Are you suffering from itchy, inflamed, cracked or red skin? You may be suffering from a skin condition referred to as eczema. Eczema is also termed as Dermatitis. It can begin during childhood, adolescence, or adulthood and the condition ranges from mild to severe. Here we discuss everything about eczema, which you would want to know so that you can choose the right treatment.
What is Eczema?
Eczema is not a specific health condition. Eczema is a reaction pattern that the skin produces in several diseases. It begins in the form of red, raised tiny blisters containing a clear fluid atop red, elevated plaques. When the blisters explode, the affected skin will weep and ooze.
The skin problem starts with the face, then followed by the hands and feet. In the case of adults, the hands and feet tend to be the most commonly affected areas. There is a tendency for older children to get affected in the knee and elbow creases, ankles, neck, wrists, and feet.
In chronic cases, the blisters are less prominent, and the skin gets thickened and elevated. The inflammation damages the skin barrier leaving it dry and prone to itching and rashes. it is best to seek medical advice in severe cases.
Different Types of Eczema
Eczema is a common condition that causes the skin to become itchy, dry, and red.
There are seven different types, namely atopic dermatitis, contact dermatitis, dyshidrotic eczema, nummular eczema, seborrheic dermatitis, and stasis dermatitis.
1. Atopic Dermatitis
Eczema atopic dermatitis is the most common form of the skin disorder. In most cases, it is a chronic skin condition. However, in the case of children, it can improve over time. Statistics have proven that about two thirds of children will grow out of it as they get older.
2. Contact Dermatitis
Contact dermatitis is inflammation of your skin that results from the contact of an external substance with your skin. This can occur through one of two mechanisms: allergic or irritant.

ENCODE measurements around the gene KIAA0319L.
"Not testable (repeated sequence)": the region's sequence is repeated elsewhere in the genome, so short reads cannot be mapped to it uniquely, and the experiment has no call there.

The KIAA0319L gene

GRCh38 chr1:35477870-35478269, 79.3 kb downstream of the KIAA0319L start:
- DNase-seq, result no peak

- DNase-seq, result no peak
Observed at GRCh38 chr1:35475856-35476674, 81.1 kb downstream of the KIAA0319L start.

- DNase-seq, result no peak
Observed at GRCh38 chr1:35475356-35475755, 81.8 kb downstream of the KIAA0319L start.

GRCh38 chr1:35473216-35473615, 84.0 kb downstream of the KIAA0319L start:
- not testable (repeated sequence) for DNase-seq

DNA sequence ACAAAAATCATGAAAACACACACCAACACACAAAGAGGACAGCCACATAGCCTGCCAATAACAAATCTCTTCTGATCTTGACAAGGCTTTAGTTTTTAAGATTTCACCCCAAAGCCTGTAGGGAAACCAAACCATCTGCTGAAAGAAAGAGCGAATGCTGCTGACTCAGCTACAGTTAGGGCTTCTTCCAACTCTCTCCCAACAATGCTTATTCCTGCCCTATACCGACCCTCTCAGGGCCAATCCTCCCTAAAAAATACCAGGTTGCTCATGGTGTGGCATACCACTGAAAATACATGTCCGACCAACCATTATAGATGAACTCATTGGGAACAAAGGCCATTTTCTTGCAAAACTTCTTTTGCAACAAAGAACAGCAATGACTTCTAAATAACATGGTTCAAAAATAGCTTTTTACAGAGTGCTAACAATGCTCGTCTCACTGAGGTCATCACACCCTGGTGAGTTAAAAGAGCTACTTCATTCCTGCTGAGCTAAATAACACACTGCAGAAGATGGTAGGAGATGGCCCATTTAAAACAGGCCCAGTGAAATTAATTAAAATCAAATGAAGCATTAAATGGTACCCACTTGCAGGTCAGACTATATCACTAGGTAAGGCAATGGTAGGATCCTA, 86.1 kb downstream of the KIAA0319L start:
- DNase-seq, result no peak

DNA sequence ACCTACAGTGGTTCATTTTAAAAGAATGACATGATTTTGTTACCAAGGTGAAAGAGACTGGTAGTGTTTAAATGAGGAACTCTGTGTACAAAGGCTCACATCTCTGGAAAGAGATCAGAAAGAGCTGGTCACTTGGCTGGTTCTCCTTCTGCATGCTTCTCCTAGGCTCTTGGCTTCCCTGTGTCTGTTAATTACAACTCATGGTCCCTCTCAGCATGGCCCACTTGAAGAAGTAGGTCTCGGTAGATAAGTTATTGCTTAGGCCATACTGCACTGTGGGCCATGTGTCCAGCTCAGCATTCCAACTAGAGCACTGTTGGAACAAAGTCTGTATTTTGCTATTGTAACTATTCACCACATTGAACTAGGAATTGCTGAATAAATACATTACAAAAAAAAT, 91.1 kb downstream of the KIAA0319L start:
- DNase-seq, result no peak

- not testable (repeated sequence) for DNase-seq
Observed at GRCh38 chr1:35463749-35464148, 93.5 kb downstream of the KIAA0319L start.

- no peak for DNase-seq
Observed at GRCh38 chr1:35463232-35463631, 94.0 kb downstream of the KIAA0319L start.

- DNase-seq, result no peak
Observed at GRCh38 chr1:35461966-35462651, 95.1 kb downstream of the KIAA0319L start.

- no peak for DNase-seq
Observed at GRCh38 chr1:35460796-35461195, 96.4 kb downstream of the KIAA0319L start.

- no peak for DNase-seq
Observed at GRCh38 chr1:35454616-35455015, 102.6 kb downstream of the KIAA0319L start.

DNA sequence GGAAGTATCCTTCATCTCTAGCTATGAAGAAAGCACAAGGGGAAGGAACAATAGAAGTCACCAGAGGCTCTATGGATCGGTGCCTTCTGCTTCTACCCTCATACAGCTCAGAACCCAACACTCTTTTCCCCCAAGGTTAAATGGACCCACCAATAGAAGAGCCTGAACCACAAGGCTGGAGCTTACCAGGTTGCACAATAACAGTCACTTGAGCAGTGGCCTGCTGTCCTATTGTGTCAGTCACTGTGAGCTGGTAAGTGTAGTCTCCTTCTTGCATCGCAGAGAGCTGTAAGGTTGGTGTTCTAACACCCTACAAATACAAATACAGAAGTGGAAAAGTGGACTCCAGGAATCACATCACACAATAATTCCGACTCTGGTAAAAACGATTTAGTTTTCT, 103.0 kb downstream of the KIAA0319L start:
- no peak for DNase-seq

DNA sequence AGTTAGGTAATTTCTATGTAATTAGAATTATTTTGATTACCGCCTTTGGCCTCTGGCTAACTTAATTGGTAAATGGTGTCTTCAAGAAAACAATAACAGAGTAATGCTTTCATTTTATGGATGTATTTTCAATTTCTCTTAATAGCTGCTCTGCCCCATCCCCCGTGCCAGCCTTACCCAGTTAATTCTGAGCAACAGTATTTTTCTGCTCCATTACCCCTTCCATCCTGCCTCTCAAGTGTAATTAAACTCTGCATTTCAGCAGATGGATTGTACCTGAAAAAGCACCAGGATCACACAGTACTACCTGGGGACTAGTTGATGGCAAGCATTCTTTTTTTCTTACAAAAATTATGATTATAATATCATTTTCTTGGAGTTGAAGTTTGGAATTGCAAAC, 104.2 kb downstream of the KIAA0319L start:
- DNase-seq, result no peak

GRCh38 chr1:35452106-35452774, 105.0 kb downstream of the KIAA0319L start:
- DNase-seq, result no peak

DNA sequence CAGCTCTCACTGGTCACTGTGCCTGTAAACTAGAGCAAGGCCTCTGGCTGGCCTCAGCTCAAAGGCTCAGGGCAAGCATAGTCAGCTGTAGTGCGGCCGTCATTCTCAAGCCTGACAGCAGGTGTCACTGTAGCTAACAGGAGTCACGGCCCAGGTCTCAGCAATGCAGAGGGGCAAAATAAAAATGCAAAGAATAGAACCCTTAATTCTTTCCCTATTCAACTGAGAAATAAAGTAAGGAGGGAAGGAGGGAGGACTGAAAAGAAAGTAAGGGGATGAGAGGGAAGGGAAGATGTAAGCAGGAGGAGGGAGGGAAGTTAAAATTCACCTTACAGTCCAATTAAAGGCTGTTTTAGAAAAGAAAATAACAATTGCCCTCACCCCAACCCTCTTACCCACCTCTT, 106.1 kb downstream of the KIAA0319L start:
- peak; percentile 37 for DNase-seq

A Irritant Contact Dermatitis
Around eighty percent of cases of contact dermatitis are caused by irritants and can occur as acute or chronic.
An irritant substance is one which causes inflammation when it comes in contact with individuals in sufficient concentration for sufficient time. Irritants cause direct injury to the skin. Irritant dermatitis is most likely to erupt on your hands.
B Allergic Contact Dermatitis
The remaining twenty percent of cases are due to allergens. In this case, your skin inflammation is caused by a hypersensitive reaction to a particular substance or group of related substances.
All areas of your skin that are in contact with the allergy-triggering substance develop the rash and its avoidance will result in resolution of the rash.
Nickel, fragrances, rubber, skin medications including topical corticosteroids and hairdressing chemicals are the most common allergens.
3. Dyshidrotic Eczema
Dyshidrotic eczema causes small, intensely itchy blisters on the palms of hands, soles of feet and edges of the fingers and toes. While its actual cause isn’t known, it is more common in people who have another form of the skin disorder and tends to run in families, which means that it has a genetic component.
This form of eczema starts with itching and burning sensations followed by a rash of painful, deep-seated blisters called vesicles. Flares appear only on the hands and feet. As blisters heal, the skin dries and becomes red and peels, thereby leaving it tender and dry and sometimes creating painful cracks or fissures.
4. Nummular Eczema
Nummular eczema, also known as discoid eczema and nummular dermatitis, features circular lesions and patches which are itchy, scaly and crusty. It can occur at any age, and males tend to develop it more as compared to females.
It is triggered by very dry or sensitive skin and trauma to the skin from insect bites, scrapes or chemical burns. The coin-shaped lesions on arms, torso, legs are oozing liquid or have crusted over and the skin around the lesions is red, pinkish or brown, scaly as well as inflamed.
5. Seborrheic Eczema
Seborrheic dermatitis is also a form of inflammatory skin rash which results from overactivity of your sebaceous glands in the skin. Scaly, yellowish and oily patches on the skin, specially on the scalp and face is common among people with eczema.
6. Stasis Dermatitis
This type of skin disorder is related to circulatory problems and is characterized by skin irritation on the lower legs.
Neurodermitis is normally confined to one or two patches of skin and rarely goes away without treatment.
It is characterized by intense and continued scratching that can irritate nerve endings in skin, intensifying both itching and scratching.
It appears as itchy and scaly patches on the lower legs, forearms, wrists, and hands. Over time, chronic scratching causes itchy patches of skin to become dry, leathery and thickened.